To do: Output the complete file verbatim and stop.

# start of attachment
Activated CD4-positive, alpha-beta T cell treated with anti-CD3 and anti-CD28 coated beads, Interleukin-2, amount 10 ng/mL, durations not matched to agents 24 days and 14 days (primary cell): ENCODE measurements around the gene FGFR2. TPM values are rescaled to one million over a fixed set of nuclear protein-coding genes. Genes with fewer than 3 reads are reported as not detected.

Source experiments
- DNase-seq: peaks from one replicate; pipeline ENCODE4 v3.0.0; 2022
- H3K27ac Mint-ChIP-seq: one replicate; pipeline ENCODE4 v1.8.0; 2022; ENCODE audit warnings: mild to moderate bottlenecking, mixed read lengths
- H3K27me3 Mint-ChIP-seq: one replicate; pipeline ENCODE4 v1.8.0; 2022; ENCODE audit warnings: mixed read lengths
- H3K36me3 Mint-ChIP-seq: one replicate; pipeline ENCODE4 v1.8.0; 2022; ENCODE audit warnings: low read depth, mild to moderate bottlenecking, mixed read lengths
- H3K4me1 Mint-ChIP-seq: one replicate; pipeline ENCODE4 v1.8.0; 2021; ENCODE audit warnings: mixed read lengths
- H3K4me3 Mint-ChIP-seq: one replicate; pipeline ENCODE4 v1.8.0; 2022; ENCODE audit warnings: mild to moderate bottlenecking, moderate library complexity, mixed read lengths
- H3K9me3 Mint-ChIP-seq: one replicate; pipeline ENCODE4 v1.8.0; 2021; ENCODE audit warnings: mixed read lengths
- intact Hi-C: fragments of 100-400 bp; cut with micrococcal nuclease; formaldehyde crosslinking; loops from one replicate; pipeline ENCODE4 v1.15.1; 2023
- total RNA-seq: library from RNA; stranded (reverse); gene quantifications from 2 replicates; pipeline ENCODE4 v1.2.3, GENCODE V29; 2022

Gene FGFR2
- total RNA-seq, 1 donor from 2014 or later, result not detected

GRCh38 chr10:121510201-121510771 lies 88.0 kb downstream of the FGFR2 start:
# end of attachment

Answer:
Activated CD4-positive, alpha-beta T cell treated with anti-CD3 and anti-CD28 coated beads, Interleukin-2, amount 10 ng/mL, durations not matched to agents 24 days and 14 days (primary cell): ENCODE measurements around the gene FGFR2. TPM values are rescaled to one million over a fixed set of nuclear protein-coding genes. Genes with fewer than 3 reads are reported as not detected.

Source experiments
- DNase-seq: peaks from one replicate; pipeline ENCODE4 v3.0.0; 2022
- H3K27ac Mint-ChIP-seq: one replicate; pipeline ENCODE4 v1.8.0; 2022; ENCODE audit warnings: mild to moderate bottlenecking, mixed read lengths
- H3K27me3 Mint-ChIP-seq: one replicate; pipeline ENCODE4 v1.8.0; 2022; ENCODE audit warnings: mixed read lengths
- H3K36me3 Mint-ChIP-seq: one replicate; pipeline ENCODE4 v1.8.0; 2022; ENCODE audit warnings: low read depth, mild to moderate bottlenecking, mixed read lengths
- H3K4me1 Mint-ChIP-seq: one replicate; pipeline ENCODE4 v1.8.0; 2021; ENCODE audit warnings: mixed read lengths
- H3K4me3 Mint-ChIP-seq: one replicate; pipeline ENCODE4 v1.8.0; 2022; ENCODE audit warnings: mild to moderate bottlenecking, moderate library complexity, mixed read lengths
- H3K9me3 Mint-ChIP-seq: one replicate; pipeline ENCODE4 v1.8.0; 2021; ENCODE audit warnings: mixed read lengths
- intact Hi-C: fragments of 100-400 bp; cut with micrococcal nuclease; formaldehyde crosslinking; loops from one replicate; pipeline ENCODE4 v1.15.1; 2023
- total RNA-seq: library from RNA; stranded (reverse); gene quantifications from 2 replicates; pipeline ENCODE4 v1.2.3, GENCODE V29; 2022

Gene FGFR2
- total RNA-seq, 1 donor from 2014 or later, result not detected

GRCh38 chr10:121510201-121510771 lies 88.0 kb downstream of the FGFR2 start: